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borough believes that abortion and birth control, which have reduced infant mortality rates to the point that 90-95% of human babies survive, have stopped natural selection to our detriment. By being able to control who can or can’t be born, we’re taking natural selection’s ability to select for advantageous genes and against disadvantageous genes. On the other hand—according to LiveScience, Dr. Pobiner believes that our larger populations and lower infant mortality rates are actually driving human evolution at a higher rate than ever before. The catch is contemporary human evolution is characterized less by external changes and more by changes in brain size and function. Ominously, she adds that as we evolve so do the diseases that target us. Either outcome is wrought with its own consequences. If Transhumanism is the key to reaching immortality – to reaching our final step in evolution, devoid of disease and death, then will it serve to create a new beginning for humanity or an end to the human species as we know it? Will elevating the human condition elevate us as humans, or will the marriage of biology and technology transcend us into something non-human – more machine than man? These questions are all speculative, much like the technological frontier that Transhumanists have committed to pioneering. We have all the questions, but only the future has the answers.


And the future might be arriving a lot sooner than anticipated. The 2045 Initiative, a non-profit founded by Russian billionaire Dmitry Itskov, believes they can accomplish the goal of “cybernetic immortality” by the year 2045 through what they call an Avatar. While it sounds like something out of science fiction, the Avatar is currently being developed by an interdisciplinary team of biologists, neurologists, engineers, artificial intelligence specialists, investors, and even spiritual leaders. Their hope is that by 2045 they will have reached an understanding of the brain that will allow them to replicate a person’s brain activity, transfer it into a digital medium, and then upload it into a robotic avatar that, if successful, will retain their thoughts, memories, and personality. Unsurprisingly, they don’t state whether or not they intend for this technology to be widely available to the general public or if it’s only going to be accessible to the richest of the rich. Which means that in a world that is already ravaged by global disparities in wealth, health, and opportunity, there will be a new technological disparity to contend with as well; effectively creating a new social class in an already claustrophobic social hierarchy. This is but one of the criticisms facing the Transhumanist movement. Philosophers, scientists, and religious leaders alike fear that Transhumanism will create a world that trades hu-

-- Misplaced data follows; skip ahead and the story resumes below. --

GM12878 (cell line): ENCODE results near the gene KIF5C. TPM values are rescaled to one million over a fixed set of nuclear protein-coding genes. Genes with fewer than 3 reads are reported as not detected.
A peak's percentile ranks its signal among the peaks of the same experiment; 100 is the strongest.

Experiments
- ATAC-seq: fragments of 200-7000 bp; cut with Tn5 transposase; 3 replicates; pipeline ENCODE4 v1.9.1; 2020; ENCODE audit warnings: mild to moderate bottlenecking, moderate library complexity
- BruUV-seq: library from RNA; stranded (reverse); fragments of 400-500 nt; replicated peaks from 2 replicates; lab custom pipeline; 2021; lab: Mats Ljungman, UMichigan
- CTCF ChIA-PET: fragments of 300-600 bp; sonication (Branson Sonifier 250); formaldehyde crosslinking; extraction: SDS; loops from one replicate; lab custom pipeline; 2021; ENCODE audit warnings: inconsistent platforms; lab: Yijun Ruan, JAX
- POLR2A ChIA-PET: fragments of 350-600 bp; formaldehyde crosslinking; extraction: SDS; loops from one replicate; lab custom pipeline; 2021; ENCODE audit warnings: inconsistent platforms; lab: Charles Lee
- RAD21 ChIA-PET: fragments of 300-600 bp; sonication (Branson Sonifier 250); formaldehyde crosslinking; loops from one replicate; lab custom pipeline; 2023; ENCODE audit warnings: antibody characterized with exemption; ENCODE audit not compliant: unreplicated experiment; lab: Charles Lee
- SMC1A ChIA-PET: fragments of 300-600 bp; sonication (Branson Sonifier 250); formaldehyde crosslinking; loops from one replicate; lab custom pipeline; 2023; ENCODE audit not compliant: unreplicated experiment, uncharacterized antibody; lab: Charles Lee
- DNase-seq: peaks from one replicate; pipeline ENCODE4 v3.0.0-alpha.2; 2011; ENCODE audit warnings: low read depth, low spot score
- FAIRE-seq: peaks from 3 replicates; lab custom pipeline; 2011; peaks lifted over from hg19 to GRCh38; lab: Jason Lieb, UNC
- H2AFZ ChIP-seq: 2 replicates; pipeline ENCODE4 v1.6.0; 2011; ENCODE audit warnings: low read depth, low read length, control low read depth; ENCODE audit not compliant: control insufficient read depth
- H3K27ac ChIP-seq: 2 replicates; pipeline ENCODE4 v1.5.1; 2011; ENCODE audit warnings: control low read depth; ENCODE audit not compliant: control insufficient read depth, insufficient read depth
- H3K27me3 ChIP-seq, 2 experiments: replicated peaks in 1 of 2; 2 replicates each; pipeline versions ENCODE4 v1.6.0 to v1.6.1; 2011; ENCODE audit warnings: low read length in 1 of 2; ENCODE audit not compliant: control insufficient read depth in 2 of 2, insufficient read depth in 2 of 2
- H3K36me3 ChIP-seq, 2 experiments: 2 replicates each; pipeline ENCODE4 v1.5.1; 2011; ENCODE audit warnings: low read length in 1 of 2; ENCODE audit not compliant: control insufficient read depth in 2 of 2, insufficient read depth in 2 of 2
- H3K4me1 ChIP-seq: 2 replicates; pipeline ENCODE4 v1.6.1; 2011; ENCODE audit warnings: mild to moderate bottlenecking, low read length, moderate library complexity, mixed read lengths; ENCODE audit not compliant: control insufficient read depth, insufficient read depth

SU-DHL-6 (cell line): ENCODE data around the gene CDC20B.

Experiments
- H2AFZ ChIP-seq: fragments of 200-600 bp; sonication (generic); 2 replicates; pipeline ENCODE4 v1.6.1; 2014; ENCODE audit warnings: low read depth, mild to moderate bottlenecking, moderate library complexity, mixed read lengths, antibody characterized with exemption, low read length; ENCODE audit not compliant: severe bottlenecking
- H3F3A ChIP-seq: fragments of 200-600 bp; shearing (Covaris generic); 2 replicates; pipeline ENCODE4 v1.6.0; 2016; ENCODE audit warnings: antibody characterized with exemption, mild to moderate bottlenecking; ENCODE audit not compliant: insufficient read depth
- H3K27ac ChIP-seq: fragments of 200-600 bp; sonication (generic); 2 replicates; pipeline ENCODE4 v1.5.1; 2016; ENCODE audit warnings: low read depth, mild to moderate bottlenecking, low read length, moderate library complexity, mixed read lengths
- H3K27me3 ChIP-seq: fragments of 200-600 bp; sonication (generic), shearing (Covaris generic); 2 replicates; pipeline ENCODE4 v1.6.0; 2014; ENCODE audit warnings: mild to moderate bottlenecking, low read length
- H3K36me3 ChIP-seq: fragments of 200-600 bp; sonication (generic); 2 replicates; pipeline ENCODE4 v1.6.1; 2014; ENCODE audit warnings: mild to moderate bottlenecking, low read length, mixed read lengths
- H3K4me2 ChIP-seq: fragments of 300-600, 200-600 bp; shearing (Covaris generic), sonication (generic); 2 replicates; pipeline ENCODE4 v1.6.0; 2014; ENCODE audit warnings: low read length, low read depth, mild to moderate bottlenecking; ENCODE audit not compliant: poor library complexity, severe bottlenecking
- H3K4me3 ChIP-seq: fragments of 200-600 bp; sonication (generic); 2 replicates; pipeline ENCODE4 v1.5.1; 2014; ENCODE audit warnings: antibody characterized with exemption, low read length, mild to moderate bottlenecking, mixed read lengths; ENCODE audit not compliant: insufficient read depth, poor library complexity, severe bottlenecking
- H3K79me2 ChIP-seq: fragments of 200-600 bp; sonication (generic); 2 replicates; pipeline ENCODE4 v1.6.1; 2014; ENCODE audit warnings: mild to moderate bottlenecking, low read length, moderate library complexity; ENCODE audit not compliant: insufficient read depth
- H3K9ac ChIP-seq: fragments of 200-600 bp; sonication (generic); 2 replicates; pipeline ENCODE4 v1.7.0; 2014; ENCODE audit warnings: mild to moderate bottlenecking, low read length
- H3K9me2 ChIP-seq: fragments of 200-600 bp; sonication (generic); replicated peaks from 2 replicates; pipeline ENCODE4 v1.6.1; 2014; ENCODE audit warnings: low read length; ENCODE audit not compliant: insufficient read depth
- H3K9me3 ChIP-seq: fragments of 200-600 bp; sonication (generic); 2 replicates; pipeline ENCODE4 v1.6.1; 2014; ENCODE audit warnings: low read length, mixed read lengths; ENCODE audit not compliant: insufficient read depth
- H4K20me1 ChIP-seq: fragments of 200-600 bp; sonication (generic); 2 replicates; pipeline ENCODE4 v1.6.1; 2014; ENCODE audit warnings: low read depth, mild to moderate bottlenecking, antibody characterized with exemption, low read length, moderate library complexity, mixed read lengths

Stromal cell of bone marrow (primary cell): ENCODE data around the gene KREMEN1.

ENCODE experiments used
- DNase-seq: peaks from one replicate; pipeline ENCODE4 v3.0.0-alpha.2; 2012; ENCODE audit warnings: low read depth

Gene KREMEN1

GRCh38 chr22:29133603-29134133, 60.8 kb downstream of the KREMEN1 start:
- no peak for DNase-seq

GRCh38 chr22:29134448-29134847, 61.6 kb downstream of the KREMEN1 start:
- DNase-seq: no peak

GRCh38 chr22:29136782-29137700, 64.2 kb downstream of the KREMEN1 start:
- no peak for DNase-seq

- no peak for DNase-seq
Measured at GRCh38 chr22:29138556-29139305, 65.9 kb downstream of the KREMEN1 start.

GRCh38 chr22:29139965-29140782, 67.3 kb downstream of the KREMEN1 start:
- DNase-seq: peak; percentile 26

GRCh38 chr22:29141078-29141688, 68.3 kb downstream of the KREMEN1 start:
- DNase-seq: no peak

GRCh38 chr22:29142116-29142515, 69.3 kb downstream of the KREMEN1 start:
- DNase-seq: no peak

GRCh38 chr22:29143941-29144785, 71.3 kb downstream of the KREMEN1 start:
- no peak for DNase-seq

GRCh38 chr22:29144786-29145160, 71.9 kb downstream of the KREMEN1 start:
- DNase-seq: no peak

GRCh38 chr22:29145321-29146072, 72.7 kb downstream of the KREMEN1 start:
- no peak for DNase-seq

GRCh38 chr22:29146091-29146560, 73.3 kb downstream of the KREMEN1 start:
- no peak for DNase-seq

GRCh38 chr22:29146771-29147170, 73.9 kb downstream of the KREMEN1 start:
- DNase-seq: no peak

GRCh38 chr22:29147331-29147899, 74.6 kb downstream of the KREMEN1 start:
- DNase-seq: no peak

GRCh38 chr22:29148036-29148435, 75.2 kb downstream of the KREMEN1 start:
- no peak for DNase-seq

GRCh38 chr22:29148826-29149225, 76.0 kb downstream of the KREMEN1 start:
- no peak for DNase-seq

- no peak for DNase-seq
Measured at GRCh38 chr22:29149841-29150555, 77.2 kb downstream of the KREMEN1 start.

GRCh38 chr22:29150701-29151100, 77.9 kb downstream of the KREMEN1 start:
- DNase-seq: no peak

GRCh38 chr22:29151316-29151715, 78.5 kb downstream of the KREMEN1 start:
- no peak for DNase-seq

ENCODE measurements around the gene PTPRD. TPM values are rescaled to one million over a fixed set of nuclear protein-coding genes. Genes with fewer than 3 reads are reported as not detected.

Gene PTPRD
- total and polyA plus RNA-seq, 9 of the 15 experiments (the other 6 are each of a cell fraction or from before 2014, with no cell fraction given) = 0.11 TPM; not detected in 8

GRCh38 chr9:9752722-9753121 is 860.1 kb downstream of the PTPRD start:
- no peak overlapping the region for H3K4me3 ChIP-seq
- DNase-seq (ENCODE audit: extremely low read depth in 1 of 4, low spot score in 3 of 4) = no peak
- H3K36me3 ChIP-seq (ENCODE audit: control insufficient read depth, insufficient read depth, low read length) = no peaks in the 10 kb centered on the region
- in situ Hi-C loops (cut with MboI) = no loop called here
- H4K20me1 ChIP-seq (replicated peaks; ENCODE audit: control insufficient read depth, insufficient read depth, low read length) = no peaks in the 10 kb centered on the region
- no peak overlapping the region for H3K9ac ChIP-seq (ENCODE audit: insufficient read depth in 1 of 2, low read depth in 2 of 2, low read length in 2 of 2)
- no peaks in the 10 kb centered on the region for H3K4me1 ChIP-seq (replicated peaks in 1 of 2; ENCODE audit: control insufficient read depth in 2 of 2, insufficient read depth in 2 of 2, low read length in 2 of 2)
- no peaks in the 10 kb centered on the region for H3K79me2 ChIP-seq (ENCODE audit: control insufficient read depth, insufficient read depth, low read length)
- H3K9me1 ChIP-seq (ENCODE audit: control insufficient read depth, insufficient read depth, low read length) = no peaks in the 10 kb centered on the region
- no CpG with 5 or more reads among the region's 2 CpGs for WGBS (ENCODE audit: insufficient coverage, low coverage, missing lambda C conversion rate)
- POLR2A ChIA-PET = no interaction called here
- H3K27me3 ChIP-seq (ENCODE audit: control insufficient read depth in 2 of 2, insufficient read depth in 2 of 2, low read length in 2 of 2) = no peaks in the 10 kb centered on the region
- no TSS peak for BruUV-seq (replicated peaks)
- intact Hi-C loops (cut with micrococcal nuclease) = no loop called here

man dignity for transhuman enhancements; that development of this technology will open the gates to unregulated human experimentation in the name of progress. In fact, one of the most outspoken critics of Transhumanism is the World Federation of the Catholic Medical Associations (FIAMC). As their name suggests, they are a global consortium of Catholic medical professionals who use their religious backing to advocate against perceived medical and technological injustices committed against humanity. In 2013, FIAMC released the Madrid Declaration on Science and Life calling for the establishment of “an international criminal court before which those experimenting with human life, understanding it as a mean of production, or simply destroying it in the early stages of its development, be held accountable.” Again, we can only speculate on the consequences of Transhumanism and its technology. There is so much hope to be had in believing that one day we can live in a world where technology has eradicated global epidemics like HIV/AIDS and cancer. On the other hand, there is so much fear that this technology could be used to further separate and dehumanize a world already so unequal. Transhumanism can be our deliverance or our doom. Only time will tell.


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